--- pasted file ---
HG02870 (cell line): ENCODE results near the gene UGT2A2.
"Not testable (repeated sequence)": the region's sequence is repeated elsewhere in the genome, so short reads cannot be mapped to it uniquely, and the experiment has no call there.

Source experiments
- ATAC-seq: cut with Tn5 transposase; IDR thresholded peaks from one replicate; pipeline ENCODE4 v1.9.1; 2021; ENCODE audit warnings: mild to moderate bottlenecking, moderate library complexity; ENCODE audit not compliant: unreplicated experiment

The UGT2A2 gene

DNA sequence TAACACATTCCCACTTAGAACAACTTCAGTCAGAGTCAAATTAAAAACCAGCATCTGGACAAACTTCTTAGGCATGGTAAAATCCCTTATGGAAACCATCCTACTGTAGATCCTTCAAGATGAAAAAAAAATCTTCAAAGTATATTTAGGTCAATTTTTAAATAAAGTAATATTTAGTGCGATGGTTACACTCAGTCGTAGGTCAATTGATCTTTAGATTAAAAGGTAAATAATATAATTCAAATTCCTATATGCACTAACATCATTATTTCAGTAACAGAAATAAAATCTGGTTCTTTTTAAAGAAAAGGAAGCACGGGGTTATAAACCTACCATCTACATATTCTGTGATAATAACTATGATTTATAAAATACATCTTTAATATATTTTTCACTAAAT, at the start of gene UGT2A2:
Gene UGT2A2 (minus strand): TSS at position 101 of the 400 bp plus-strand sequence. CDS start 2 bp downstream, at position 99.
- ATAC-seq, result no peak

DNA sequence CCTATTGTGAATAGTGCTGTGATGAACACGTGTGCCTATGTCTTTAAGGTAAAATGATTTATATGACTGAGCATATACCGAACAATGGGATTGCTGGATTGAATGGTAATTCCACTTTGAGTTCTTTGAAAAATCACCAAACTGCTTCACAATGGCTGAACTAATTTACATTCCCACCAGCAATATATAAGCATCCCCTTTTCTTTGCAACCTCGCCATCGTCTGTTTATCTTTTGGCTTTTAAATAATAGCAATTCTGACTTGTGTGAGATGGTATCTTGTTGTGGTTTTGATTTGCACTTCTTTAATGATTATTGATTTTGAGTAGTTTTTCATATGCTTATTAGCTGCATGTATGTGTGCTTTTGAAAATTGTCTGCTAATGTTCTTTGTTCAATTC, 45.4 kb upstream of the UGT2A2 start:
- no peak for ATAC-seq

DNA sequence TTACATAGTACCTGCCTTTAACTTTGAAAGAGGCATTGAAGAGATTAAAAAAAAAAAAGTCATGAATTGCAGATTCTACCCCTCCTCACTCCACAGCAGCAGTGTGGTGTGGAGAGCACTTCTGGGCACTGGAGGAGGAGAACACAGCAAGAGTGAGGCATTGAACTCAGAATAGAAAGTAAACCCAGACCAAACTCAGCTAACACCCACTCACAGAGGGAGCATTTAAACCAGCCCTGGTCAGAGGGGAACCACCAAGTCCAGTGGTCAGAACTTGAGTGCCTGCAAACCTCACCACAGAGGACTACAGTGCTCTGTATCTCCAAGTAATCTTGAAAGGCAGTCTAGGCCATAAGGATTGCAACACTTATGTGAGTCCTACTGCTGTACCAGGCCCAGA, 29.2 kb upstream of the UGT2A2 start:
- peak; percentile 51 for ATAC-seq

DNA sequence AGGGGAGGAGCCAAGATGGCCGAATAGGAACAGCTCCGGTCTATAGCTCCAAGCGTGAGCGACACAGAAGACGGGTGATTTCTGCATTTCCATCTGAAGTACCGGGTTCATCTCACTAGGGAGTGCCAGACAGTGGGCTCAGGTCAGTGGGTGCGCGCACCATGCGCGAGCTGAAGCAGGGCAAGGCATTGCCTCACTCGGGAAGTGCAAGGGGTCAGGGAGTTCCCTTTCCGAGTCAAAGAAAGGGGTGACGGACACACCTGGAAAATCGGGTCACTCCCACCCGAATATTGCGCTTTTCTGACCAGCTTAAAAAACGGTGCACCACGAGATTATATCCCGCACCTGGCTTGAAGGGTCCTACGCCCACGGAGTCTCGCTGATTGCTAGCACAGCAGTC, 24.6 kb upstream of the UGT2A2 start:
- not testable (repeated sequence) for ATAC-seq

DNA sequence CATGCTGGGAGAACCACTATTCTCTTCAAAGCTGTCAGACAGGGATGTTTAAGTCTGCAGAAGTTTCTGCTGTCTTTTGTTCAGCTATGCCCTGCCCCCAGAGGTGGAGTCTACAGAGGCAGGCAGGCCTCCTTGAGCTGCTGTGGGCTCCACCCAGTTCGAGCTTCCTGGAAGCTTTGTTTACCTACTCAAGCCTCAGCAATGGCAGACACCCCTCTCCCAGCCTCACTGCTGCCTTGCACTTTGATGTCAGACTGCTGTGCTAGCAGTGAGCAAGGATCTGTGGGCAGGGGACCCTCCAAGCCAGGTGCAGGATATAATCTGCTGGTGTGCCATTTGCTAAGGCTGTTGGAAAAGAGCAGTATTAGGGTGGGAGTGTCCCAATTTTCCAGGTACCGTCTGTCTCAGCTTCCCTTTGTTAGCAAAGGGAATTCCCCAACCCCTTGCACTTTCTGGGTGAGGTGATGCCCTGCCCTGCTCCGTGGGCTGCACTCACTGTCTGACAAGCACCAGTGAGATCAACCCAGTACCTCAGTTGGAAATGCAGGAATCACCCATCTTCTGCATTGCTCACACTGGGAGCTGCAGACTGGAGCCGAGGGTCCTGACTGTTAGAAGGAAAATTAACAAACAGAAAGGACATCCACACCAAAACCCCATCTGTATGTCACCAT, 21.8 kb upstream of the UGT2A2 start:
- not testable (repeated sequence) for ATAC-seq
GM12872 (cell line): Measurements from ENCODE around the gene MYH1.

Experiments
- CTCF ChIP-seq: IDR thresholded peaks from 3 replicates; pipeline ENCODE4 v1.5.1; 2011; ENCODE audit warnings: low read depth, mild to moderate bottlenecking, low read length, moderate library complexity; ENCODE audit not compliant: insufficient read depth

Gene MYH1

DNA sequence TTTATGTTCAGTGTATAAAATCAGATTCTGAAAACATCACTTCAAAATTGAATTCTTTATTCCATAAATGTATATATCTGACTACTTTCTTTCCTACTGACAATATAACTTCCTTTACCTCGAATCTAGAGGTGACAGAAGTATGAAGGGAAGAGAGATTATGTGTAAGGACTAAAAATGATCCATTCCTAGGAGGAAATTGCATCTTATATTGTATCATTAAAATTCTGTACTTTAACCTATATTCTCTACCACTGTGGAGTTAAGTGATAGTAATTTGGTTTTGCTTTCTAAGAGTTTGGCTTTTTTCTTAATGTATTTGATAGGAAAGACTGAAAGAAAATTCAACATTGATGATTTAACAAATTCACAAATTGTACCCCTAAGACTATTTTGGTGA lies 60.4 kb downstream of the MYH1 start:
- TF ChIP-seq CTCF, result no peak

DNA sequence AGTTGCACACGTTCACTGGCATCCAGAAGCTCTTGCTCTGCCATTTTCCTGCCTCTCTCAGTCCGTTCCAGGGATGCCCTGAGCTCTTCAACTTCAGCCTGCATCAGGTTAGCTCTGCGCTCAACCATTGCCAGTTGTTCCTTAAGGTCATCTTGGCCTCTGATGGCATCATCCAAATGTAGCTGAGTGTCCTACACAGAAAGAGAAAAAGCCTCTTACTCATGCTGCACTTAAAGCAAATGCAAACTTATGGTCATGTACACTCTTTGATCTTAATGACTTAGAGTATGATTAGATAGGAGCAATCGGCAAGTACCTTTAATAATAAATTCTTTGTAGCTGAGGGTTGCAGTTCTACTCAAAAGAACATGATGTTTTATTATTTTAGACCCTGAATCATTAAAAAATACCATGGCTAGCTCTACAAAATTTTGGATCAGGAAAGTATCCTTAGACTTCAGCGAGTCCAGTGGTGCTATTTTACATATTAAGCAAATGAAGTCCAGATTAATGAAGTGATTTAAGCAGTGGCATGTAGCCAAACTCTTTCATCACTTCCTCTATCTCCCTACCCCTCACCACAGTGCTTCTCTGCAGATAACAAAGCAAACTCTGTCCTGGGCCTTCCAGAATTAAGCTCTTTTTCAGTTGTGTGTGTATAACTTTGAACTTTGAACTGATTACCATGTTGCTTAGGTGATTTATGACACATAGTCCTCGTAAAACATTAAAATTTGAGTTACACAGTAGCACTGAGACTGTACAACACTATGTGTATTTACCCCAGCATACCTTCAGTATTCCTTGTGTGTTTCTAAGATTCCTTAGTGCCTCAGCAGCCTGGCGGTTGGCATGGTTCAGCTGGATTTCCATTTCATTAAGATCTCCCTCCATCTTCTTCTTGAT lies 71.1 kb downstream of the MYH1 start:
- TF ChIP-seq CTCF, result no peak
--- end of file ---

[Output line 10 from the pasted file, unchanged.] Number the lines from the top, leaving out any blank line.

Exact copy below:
- no peak for ATAC-seq